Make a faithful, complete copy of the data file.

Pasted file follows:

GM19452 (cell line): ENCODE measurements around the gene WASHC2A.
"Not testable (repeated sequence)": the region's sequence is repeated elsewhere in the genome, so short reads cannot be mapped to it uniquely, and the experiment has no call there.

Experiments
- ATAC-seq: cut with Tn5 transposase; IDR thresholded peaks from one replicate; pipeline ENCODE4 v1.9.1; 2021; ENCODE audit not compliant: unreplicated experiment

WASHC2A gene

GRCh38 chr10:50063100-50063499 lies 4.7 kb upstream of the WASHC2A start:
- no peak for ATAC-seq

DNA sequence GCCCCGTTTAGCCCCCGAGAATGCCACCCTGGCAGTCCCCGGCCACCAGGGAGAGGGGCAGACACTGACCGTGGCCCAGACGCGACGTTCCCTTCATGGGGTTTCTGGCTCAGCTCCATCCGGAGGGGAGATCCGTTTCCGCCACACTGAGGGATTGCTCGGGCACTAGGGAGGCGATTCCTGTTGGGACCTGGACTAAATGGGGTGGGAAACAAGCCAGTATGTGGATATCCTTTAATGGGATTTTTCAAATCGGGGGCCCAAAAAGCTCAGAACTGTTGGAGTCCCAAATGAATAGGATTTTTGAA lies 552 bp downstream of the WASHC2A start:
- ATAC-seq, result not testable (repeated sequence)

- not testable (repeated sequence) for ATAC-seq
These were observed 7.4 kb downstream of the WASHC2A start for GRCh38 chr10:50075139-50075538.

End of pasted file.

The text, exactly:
GM19452 (cell line): ENCODE measurements around the gene WASHC2A.
"Not testable (repeated sequence)": the region's sequence is repeated elsewhere in the genome, so short reads cannot be mapped to it uniquely, and the experiment has no call there.

Experiments
- ATAC-seq: cut with Tn5 transposase; IDR thresholded peaks from one replicate; pipeline ENCODE4 v1.9.1; 2021; ENCODE audit not compliant: unreplicated experiment

WASHC2A gene

GRCh38 chr10:50063100-50063499 lies 4.7 kb upstream of the WASHC2A start:
- no peak for ATAC-seq

DNA sequence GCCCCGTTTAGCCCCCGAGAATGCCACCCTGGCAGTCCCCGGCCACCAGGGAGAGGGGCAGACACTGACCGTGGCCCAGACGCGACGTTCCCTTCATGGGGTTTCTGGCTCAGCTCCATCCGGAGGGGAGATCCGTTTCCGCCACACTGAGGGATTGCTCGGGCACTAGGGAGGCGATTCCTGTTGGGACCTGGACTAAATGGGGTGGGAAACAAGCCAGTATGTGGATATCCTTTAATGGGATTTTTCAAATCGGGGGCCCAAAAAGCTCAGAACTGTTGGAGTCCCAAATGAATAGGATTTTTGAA lies 552 bp downstream of the WASHC2A start:
- ATAC-seq, result not testable (repeated sequence)

- not testable (repeated sequence) for ATAC-seq
These were observed 7.4 kb downstream of the WASHC2A start for GRCh38 chr10:50075139-50075538.